Tribpedia: Julián Castro

Julián Castro, 37, currently serving in his second term as mayor of San Antonio, is the older brother (by a few minutes) of his identical twin, state Rep. Joaquin Castro, D-San Antonio. Born Sept. 16, 1974, the twins’ mother is Hispanic activist Rosie Castro, an early leader of La Raza Unida, an organization that fielded statewide and local candidates in Texas in the 1970s. Julián Castro is married to Erica Lira Castro, an elementary school teacher, and they have a daughter.

Both Castro brothers attended Thomas Jefferson High School in San Antonio, and then graduated from Stanford University in 1996. Both then earned law degrees from Harvard University. Julián Castro was the first to enter politics, winning a San Antonio City Council seat in 2001. In 2005, he ran for mayor, gaining the most votes in the six-candidate field but not enough to avoid a runoff, which he lost to Phil Hardberger. A popular mayor, Hardberger served two terms before stepping down because of term limits.

In 2008, the city doubled term limits; the mayor and other officials can now serve a maximum of four terms.

Professionally, the Castro brothers continued their parallel paths, working at the San Antonio branch of Akin Gump Strauss Hauer & Feld, an international law firm. In 2005, the brothers started their own firm.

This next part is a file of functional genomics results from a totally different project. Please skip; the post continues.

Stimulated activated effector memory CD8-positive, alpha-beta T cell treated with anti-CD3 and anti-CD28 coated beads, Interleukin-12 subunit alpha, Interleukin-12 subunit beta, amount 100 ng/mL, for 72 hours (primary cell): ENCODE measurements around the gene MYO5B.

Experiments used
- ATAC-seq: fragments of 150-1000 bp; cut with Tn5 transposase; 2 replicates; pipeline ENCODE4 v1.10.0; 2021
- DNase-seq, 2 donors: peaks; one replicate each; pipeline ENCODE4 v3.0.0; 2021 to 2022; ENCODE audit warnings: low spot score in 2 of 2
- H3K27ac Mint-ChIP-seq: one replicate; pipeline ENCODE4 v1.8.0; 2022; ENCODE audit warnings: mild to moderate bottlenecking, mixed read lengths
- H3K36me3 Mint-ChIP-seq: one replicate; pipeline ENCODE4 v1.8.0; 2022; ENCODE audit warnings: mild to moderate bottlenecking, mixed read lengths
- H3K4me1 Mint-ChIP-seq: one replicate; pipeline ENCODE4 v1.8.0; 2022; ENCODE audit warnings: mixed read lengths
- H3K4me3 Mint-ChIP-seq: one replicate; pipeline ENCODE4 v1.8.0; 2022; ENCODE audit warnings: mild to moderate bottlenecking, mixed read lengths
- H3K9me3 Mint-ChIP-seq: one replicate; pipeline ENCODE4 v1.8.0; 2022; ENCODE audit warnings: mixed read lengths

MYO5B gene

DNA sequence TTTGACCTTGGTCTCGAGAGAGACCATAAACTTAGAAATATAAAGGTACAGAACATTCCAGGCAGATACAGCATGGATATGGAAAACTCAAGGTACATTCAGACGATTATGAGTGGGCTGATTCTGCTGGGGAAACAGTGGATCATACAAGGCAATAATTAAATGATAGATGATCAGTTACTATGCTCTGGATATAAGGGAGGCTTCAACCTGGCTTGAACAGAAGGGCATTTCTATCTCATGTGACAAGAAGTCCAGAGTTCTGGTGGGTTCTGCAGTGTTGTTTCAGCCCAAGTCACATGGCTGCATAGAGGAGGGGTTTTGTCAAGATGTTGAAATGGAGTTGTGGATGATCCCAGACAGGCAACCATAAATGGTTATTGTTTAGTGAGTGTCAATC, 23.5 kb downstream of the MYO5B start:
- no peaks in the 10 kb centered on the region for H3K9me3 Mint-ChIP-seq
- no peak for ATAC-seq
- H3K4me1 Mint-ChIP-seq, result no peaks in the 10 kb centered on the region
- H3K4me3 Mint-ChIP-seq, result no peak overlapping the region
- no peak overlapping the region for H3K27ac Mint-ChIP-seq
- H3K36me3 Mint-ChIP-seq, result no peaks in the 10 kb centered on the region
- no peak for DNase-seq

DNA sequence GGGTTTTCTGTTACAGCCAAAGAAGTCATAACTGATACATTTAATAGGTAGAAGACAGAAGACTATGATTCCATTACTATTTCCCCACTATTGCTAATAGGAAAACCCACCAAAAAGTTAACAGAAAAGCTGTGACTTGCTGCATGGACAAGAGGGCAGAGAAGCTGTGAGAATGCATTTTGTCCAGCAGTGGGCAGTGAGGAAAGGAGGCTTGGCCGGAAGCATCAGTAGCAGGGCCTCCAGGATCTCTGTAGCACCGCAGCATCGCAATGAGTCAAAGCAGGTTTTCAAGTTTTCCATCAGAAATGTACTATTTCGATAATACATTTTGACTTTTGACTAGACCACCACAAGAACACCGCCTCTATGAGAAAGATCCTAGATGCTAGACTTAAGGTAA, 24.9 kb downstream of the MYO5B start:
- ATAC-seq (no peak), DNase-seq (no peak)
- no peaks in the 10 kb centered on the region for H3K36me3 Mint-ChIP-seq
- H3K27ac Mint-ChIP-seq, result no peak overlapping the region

Julián Castro ran again for mayor in 2009, avoiding a runoff in a crowded field with 56 percent of the vote. In 2011, Castro won re-election with 81 percent of the vote.

Like most cities across the country, San Antonio operates under a city manager form of government, which gives more administrative control to an appointed official, making the office of mayor less powerful. As mayor, Julián Castro has been an aggressive booster of his city, the seventh-largest in the country. Education and fitness — including getting salad bars into public schools -- have been recurring themes of his tenure. Recently, he risked some political capital by proposing a tax hike to fund a program designed to bring tens of thousands more children into preschools.

The mayor and his brother, both Democrats, are seen as rising stars on the national stage. Joaquin Castro is on the 2012 general election ballot, running for U.S. House of Representatives, a seat he is expected to easily win. Julian Castro’s future is a little more difficult to predict — many speculate on a future statewide office, but no Democrat has been able to achieve that in Texas since 1994. But with clear support from both President Barack Obama and the Democratic National Committee — he sat next to first lady Michelle Obama at the president’s 2012 State of the Union address, and is the keynote speaker at the 2012 Democratic National Convention — Julian Castro is clearly regarded as a politician with a bright future in politics.

Images

Wendy Davis speaks with San Antonio Mayor Julian Castro before he endorses her as candidate for governor at Rackspace Hosting in San Antonio, Oct. 7, 2013.